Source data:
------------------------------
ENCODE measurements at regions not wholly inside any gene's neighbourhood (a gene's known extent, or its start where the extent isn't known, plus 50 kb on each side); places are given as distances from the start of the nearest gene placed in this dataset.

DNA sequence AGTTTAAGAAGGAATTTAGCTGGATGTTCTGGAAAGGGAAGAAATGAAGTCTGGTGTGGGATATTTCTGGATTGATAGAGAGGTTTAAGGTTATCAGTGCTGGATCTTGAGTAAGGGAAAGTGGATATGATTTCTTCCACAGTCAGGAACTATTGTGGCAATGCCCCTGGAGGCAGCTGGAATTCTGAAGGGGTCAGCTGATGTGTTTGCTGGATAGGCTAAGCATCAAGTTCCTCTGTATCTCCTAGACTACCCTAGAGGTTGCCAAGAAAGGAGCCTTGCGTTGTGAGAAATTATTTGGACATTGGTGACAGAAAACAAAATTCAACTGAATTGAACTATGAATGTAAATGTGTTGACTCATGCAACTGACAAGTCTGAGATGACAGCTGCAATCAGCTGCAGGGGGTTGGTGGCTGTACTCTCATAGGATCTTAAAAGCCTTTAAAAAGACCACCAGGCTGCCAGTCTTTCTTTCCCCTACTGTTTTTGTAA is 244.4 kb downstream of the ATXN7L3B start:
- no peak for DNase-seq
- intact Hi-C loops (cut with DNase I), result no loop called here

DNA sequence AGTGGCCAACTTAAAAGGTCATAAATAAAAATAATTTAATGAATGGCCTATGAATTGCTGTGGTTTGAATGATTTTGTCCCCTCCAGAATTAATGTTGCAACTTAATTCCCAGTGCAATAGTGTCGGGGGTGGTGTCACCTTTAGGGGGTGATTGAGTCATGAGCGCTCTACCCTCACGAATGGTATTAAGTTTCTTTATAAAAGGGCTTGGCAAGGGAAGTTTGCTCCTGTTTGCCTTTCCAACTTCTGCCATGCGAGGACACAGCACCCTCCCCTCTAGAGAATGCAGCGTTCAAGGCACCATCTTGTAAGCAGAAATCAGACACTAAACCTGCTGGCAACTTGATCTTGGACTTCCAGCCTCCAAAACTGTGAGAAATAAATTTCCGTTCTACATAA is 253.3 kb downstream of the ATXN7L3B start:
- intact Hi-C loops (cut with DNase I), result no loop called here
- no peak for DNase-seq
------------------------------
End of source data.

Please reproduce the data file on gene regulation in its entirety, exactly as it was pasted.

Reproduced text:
ENCODE measurements at regions not wholly inside any gene's neighbourhood (a gene's known extent, or its start where the extent isn't known, plus 50 kb on each side); places are given as distances from the start of the nearest gene placed in this dataset.

DNA sequence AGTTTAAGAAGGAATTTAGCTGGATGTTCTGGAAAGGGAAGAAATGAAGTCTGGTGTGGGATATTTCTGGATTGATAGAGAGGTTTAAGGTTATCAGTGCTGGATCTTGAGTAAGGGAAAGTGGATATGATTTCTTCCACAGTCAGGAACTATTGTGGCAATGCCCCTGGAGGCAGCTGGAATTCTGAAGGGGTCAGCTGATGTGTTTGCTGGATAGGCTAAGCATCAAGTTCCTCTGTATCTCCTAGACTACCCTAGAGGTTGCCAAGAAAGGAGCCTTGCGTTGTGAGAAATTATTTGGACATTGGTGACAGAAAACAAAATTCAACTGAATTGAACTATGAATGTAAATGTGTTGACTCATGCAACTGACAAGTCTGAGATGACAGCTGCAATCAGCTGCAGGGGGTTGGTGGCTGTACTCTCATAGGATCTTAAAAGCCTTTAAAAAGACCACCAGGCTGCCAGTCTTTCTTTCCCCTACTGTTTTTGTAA is 244.4 kb downstream of the ATXN7L3B start:
- no peak for DNase-seq
- intact Hi-C loops (cut with DNase I), result no loop called here

DNA sequence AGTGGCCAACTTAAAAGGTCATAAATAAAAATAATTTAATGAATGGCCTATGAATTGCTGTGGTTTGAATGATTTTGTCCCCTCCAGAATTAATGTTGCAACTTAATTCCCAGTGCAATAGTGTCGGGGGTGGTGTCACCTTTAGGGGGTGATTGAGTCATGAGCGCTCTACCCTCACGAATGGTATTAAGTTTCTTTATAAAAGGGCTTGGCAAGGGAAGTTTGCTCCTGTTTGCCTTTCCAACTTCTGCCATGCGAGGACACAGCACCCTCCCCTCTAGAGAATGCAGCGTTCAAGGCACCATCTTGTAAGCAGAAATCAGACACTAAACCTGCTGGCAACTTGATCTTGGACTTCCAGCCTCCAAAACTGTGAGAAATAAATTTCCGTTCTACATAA is 253.3 kb downstream of the ATXN7L3B start:
- intact Hi-C loops (cut with DNase I), result no loop called here
- no peak for DNase-seq